When Jesus ascended to heaven after His resurrection, He became our intercessor and our advocate to the Father (Romans 8:34; 1 John 2:1; Hebrews 7:25). When we pray in Jesus’ name, we are acknowledging that Christ is the only way to the Father (John 14:6). The Father will love us, and thus listen to us, for His Son’s sake (John 16:27).
3. Our faith in Jesus Christ
We proclaim our faith in Jesus when we invoke His name in our prayers (Matthew 10:32). In doing so, we tell the unbelievers in our midst about our Lord Jesus.
Is It Necessary to End Every Prayer with “in Jesus’ Name”? What if a person forgets to utter it?
From the day we were converted, we were taught that we must always end our prayers in Jesus’ name. We have been taught so well that it has become a ritual with no meaning other than it’s what we have always been taught. Hence, when a prayer leader forgets to end his prayer in Jesus’ name, we get a shock. We even think the prayer is unscriptural. We even think God is not going to hear that prayer.
Colossians 3:17 says: “And whatsoever ye do in word or deed, do all in the name of the Lord Jesus, giving thanks to God and the Father by him.”
We know by now that doing things in the name of Jesus means doing them by His authority. Yet, we do many things “in Jesus’ name” without vocalizing that phrase. Did you hear the song leader or the speaker utter it before he started leading the hymns or delivering his sermon?
Christ says in Mark 9:41 “For whosoever shall give you a cup of water to drink in my name, because ye belong to Christ, verily I say unto you, he shall not lose his reward.” Have you heard anyone saying this: “Here is a cup of water. I am giving it to you in Jesus’ name?” We do many things in Jesus’ name without vocalizing it.
Do not get me wrong. I am not advocating we should not end the prayer in Jesus’ name. What is important is that we acknowledge in our hearts that our access to God in prayer is only through the “one mediator between God and men, the man Christ Jesus” (1 Timothy 2:5). Yes, someone who is a new convert or new to leading a prayer in public may fumble and forget to utter it, but it does not make the prayer unscriptural.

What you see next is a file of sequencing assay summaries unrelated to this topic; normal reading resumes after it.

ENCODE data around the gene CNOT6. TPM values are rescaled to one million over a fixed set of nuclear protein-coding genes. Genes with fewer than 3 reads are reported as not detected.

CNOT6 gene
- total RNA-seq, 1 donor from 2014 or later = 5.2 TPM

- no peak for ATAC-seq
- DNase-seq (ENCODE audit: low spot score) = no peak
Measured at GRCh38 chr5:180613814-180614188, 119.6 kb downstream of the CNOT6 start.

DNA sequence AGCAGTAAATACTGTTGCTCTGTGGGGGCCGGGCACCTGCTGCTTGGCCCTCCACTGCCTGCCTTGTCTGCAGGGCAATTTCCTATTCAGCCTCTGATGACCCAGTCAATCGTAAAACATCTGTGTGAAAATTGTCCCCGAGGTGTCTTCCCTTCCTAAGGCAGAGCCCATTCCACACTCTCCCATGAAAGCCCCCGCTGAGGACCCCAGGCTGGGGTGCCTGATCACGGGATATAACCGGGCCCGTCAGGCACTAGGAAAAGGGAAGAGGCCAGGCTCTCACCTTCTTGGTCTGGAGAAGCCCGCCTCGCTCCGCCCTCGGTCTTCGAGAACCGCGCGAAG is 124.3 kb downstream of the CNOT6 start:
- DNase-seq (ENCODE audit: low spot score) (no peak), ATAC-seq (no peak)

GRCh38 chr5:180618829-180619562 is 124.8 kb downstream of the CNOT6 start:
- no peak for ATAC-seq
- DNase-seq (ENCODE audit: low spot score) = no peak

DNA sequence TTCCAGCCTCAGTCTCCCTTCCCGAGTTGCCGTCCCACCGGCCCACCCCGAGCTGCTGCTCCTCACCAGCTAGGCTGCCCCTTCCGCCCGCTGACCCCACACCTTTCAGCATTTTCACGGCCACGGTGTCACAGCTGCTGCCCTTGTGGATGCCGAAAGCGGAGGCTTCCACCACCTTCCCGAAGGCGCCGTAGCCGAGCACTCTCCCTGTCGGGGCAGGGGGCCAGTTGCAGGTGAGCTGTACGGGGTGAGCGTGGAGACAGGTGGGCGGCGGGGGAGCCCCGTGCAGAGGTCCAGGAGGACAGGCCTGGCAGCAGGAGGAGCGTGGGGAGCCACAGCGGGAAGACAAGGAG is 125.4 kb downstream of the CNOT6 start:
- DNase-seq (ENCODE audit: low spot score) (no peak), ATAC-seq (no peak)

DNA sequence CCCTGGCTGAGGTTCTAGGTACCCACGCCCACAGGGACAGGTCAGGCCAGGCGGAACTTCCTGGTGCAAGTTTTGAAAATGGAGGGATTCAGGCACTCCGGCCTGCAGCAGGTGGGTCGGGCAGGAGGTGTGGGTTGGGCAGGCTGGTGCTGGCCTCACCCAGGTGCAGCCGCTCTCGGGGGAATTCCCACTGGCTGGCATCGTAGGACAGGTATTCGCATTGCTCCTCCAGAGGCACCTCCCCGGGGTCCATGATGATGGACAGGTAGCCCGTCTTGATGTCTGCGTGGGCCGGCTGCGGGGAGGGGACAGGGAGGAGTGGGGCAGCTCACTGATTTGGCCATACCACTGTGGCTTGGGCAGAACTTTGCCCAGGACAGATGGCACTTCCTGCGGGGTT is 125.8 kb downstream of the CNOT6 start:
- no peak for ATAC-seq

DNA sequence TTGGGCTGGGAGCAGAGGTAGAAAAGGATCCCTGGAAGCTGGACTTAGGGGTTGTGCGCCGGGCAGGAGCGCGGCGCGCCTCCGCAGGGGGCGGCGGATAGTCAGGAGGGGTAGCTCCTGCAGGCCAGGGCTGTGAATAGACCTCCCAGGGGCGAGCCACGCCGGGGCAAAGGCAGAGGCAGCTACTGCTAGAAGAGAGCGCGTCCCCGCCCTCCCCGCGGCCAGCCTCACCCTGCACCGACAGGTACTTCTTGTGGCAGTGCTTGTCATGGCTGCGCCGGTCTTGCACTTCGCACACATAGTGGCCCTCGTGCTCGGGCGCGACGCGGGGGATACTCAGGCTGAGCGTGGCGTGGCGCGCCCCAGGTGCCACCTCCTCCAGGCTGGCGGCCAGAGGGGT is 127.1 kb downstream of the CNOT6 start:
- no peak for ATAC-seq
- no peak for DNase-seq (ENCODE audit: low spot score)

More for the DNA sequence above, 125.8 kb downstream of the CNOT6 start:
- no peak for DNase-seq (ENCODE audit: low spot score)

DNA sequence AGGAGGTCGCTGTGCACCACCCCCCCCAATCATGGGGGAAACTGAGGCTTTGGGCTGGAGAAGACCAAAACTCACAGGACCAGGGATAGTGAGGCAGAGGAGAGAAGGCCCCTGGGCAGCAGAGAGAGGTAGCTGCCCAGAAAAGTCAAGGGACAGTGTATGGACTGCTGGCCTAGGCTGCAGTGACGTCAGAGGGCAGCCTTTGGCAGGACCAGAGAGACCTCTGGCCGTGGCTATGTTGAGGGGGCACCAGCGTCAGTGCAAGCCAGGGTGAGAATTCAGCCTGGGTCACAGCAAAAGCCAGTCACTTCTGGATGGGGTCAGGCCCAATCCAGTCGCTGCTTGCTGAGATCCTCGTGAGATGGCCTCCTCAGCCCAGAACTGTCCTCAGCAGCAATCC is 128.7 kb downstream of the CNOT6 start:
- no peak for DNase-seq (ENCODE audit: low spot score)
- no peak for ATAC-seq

The phrase, “in Jesus’ name” at the conclusion of the prayer is not some “magic formula”. No sin is committed if the phrase is not uttered, so long as the individual is aware of Christ’s mediation.
However, it is expedient to use this phrase or something similar during public prayer. It gets the members’ attention that the prayer is coming to an end. I had been in situations where either the prayer was too soft and I did not know it had ended, or the prayer was in a foreign language. As Paul says: “How shall he that occupieth the room of the unlearned say Amen at thy giving of thanks, seeing he understandeth not what thou sayest?” (1 Corinthians 14:16).
“In Jesus’ name” can be uttered at the beginning, middle, or end of the prayer. However, it has become a tradition to end the prayer with “in Jesus’ name.”
It is right and wise to say the words “in Jesus’ name” when we pray. It shows our understanding of prayers. It acknowledges our submission to Christ’s authority and His interceding work for us. It is a show of our faith in Christ Jesus. It tells the unbelievers in our midst about the Person we are coming together to pray. Thus, we honour our Lord when we pray “in Jesus’ name.”
Remember this: The words are not the most important. As John Bunyan in his classic book, The Pilgrim Progress, wrote: “In prayer, it is better to have a heart without words than words without a heart.” The condition of our hearts is the most important aspect of talking to the living God: “Now we know that God heareth not sinners: but if any man be a worshipper of God, and doeth his will, him he heareth” (John 9:31).
Is your heart right with God when you pray?